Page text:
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Tuesday, 8 April 2014

The Richest Rich Are in a Class by Themselves


The rallying cry of the Occupy Movement was that the richest 1 percent of Americans is getting richer while the rest of us struggle to get by. That’s not quite right, though. The bottom nine-tenths of the 1 Percent club have about the same slice of the national wealth pie that they had a generation ago. The gains have accrued almost exclusively to the top tenth of 1 Percenters. The richest 0.1 percent of the American population has rebuilt its share of wealth back to where it was in the Roaring Twenties. And the richest 0.01 percent’s share has grown even more rapidly, quadrupling since the eve of the Reagan Revolution. 

These figures come out of a clever analysis by economists Emmanuel Saez of the University of California at Berkeley and Gabriel Zucman of the London School of Economics, who is a visiting professor at Berkeley. The Internal Revenue Service asks about income, not wealth, which is the market value of real estate, stocks, bonds, and other assets. Saez and Zucman were able to deduce wealth by exploiting IRS data going back to when the federal income tax was instituted in 1913. They figured out how much property different strata of society owned by looking at the income that was generated by that property, such as dividends and capital gains. To simplify, if a family reported $1 million in rental income one year and the market rate of return on rental properties was 10 percent, then Saez and Zucman concluded that the family must have owned property worth $10 million.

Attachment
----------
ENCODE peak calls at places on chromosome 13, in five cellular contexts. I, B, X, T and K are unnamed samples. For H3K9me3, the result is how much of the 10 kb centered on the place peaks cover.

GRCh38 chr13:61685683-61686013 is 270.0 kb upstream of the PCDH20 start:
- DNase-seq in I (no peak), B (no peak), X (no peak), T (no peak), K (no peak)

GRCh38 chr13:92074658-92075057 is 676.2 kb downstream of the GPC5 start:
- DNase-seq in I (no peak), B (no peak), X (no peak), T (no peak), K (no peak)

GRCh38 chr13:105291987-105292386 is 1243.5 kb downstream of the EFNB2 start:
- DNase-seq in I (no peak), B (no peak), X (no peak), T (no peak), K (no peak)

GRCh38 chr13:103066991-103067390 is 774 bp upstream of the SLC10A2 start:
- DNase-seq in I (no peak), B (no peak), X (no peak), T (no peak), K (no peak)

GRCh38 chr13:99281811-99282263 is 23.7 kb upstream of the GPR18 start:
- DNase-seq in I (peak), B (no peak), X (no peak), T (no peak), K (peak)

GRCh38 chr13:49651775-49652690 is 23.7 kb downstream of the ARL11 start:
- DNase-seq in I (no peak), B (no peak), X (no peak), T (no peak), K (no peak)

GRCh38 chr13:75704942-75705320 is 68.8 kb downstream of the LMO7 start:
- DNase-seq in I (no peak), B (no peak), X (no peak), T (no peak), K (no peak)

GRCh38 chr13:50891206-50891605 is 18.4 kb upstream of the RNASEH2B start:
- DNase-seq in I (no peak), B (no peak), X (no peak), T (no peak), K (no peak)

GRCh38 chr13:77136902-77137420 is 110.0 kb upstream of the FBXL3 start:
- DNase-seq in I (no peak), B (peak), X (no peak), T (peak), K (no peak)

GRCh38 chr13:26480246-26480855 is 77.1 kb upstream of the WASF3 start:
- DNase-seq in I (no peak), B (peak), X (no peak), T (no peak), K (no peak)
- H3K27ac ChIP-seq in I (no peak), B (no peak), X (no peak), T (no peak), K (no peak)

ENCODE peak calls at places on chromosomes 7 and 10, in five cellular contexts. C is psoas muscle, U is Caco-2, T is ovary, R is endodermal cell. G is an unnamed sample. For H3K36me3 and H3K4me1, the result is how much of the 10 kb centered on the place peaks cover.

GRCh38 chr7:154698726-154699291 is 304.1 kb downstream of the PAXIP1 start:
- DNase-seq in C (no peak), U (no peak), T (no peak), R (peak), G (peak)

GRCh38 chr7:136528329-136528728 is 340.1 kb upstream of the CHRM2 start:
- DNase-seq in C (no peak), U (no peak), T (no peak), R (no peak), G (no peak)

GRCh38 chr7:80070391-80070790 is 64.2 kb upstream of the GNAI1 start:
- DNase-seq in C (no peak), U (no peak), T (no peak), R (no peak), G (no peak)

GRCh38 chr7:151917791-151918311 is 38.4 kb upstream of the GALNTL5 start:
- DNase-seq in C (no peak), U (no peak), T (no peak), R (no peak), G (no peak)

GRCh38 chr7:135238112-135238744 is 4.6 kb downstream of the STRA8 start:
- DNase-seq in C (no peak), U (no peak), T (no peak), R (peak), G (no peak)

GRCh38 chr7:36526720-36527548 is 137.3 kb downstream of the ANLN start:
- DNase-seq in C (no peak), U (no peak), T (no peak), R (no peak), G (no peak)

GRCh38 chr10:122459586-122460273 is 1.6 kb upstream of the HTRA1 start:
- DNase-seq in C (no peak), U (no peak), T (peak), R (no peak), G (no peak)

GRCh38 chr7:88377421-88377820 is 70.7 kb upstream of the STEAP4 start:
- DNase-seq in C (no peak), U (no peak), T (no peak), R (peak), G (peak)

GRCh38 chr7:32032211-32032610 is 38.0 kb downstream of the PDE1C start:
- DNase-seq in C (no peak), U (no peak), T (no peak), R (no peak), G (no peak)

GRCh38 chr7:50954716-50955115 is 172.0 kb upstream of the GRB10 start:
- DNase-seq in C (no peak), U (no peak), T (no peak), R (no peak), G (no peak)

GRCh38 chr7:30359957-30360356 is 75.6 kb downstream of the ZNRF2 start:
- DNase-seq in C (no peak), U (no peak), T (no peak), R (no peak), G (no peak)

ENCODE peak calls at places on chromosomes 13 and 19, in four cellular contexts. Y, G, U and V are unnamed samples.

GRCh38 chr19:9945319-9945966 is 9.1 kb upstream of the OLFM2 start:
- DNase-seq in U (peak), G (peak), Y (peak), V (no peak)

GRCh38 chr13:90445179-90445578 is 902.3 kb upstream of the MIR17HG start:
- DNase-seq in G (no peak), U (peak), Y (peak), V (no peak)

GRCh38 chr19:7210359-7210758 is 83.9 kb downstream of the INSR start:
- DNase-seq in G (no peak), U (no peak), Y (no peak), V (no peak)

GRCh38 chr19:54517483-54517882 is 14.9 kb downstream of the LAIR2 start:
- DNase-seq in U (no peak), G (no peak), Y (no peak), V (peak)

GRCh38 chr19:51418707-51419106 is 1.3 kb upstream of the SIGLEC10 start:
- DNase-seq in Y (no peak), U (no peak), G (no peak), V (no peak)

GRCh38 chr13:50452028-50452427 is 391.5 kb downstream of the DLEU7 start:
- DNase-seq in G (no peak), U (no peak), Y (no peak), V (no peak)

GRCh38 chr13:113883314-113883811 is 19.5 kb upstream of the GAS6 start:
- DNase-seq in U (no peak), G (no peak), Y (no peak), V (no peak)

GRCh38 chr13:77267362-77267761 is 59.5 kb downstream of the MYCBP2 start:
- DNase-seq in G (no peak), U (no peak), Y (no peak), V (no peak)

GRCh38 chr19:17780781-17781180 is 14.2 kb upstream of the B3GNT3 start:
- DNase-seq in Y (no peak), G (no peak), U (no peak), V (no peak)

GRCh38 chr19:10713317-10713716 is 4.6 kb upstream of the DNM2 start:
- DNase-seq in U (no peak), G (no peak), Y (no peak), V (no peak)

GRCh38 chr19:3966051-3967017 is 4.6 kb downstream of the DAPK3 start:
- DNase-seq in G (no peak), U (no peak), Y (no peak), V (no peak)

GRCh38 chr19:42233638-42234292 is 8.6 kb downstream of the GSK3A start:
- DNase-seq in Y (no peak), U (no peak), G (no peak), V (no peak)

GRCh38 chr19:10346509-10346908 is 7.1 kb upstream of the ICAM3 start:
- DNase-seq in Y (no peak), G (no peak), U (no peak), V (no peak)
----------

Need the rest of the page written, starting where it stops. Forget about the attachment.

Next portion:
The message for strivers is that if you want to be very, very rich, start out very rich. The threshold for being in the top 0.1 percent of tax filers in 2012 was wealth of about $20 million. To be in the top 0.01 percent—that’s the 1 Percent club’s 1 Percent club—required net worth of $100 million. Of course, even $100 million is a pittance to Bill Gates, whose net worth, according to the Bloomberg Billionaires Index, is nearly 800 times that.

Previous research to measure wealth used the Federal Reserve’s Survey of Consumer Finances, which collects a very small sample of the richest Americans, and records on the federal estate tax, which covers only the dead. Saez and Zucman argue that their methodology is the best yet because the IRS data—tax evasion notwithstanding—is of high quality. It’s also annual and broken down by types of income, and it covers every family, not just a sample.

For the two economists, picking the correct rates of return for different types of assets was among the trickiest procedures. The assumed rate of return is the bridge from income, which they could observe, to assets, which they couldn’t. A strong indication that they got the rates right is that their method works for charitable foundations, for which they had publicly disclosed data on both income and assets.

Saez said by e-mail that “wealth-specific taxes become important tools to think about.” You don’t have to agree to find his and Zucman’s data useful. Writing about the findings on their blog, House of Debt, economists Atif Mian of Princeton University and Amir Sufi of the University of Chicago Booth School of Business say, “Simple measurement is often a bit boring, but it is also absolutely crucial for thinking about the overall economy.”

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